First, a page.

National E-Health Strategy
The Federal Government has a National E-Health Strategy, introduced in December 2008. What is it all about?
Health expenditure as a percentage of GDP has increased from 3.8% in 1960-61 to 9% in 2005-06, and this is forecast to increase to 20% of GDP by 2045.  The key challenge for us, as a nation, is to fund this increasing health cost. This is of particular relevant to senior Australians. Within the health system two specific challenges are: finding sufficient numbers of health care workers to meet current and future demands; and having an efficient and comprehensive information technology (IT) platform to deliver services. This is where the National E-Health Strategy comes in, targeting both economic and social issues. (Click here to view a PDF copy of the Strategy Summary).
The Strategy notes, “at its core, health is a knowledge industry with information being central to all aspects of care planning, management and delivery.”  Compared with other sectors (such as telecommunications and finance), the health sector has not invested sufficiently and consistently over the past 20 to 30 years in information technology. The result is that critical patient information and data cannot be shared easily between service providers, with adverse impacts on patient safety and creating huge inefficiencies and unnecessary costs.
E-Health is defined by the World Health Organisation as “the transfer of health resources and health care by electronic means. It encompasses three main areas:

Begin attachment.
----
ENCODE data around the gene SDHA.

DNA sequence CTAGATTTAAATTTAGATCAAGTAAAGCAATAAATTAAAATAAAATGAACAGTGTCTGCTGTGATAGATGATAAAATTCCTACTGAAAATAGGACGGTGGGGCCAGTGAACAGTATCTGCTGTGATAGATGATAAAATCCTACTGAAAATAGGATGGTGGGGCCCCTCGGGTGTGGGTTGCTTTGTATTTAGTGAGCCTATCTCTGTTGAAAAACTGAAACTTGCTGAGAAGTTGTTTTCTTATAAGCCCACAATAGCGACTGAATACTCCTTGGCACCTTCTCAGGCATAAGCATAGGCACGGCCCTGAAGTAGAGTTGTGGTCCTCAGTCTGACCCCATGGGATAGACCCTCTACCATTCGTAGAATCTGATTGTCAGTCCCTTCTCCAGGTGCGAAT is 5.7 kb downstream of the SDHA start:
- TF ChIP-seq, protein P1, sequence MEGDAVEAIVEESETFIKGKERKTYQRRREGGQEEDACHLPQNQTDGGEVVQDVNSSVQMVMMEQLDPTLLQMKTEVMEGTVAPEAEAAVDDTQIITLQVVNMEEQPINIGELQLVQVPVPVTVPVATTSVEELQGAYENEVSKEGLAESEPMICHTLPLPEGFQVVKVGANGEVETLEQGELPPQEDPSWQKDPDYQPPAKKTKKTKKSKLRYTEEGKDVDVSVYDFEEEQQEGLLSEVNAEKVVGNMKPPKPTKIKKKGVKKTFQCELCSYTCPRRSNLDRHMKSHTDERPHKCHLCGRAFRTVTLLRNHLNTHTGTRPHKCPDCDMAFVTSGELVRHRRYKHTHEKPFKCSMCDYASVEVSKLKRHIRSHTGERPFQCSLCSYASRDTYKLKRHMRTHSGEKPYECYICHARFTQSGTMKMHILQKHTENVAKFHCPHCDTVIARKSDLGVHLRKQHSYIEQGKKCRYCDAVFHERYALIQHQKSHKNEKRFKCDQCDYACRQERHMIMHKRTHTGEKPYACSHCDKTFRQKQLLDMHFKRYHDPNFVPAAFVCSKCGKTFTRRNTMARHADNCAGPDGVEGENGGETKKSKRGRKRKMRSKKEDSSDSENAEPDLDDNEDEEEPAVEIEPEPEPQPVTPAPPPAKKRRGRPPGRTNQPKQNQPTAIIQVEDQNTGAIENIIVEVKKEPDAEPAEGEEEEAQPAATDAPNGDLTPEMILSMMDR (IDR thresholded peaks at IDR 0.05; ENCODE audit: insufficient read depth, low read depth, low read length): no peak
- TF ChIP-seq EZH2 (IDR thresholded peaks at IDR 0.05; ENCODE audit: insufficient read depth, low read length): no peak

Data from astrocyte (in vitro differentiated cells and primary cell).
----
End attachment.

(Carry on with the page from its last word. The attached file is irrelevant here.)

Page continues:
- The delivery of health information, for health professionals and health consumers, through the Internet and telecommunications.
- Using the power of IT and e-commerce to improve public health services, e.g. through the education and training of health workers.
- The use of e-commerce and e-business practices in health systems management.”
Investment in eHealth infrastructure has been occurring at a state level and within individual practices, groups or providers. The National E-Health Strategy aims to provide a framework and infrastructure to coordinate and align investment. “E-Health will enable a safer, higher quality, more equitable and sustainable health system for all Australians by transforming the way information is used to plan, manage and deliver health care services.” 
The Individual Electronic Health Record (IEHR) system is part of the Strategy and in July 2012, the Federal Government launched the eHealth record system. “A personally controlled eHealth record is a secure online summary of your health information. You control what goes into it, and who is allowed to access it.” (www.ehealth.gov.au) * We think that these initiatives make sense and are necessary, but from a philosophical point of view the changes demand consideration, as we weigh up individual rights (to the privacy and security of our data, for example) against our expectations of the state to efficiently provide up-to-date, timely and cost-effective health care.
For retirement communities like ours, eHealth already has relevance. We provide one type of electronic health solution – Telecare via the Tunstall Personal Alarm system, which allows residents to maintain their independence with the security of being connected to a 24-hour response centre. Our system accommodates both active components (pushing the call-button) and passive devices (such as fall detectors). Telehealth solutions are a more complex set of technologies and systems, simply described as “… the delivery of health-related services and information via telecommunications technologies.” We can also facilitate these as needed.
As the landscape for the electronic delivery of health services continues to rapidly evolve, we continue to stay abreast of developments and opportunities to provide our residents, with relevant services and information that help you maintain healthy, active, independent lifestyles.
References and Links:
1. National E-Health Strategy Summary, p2
2. National E-Health Strategy Summary, p2
3. National E-Health Strategy Summary, p5
4. Australian Government’s eHealth website, http://www.ehealth.gov.au/
6. World Health Organisation webiste, link here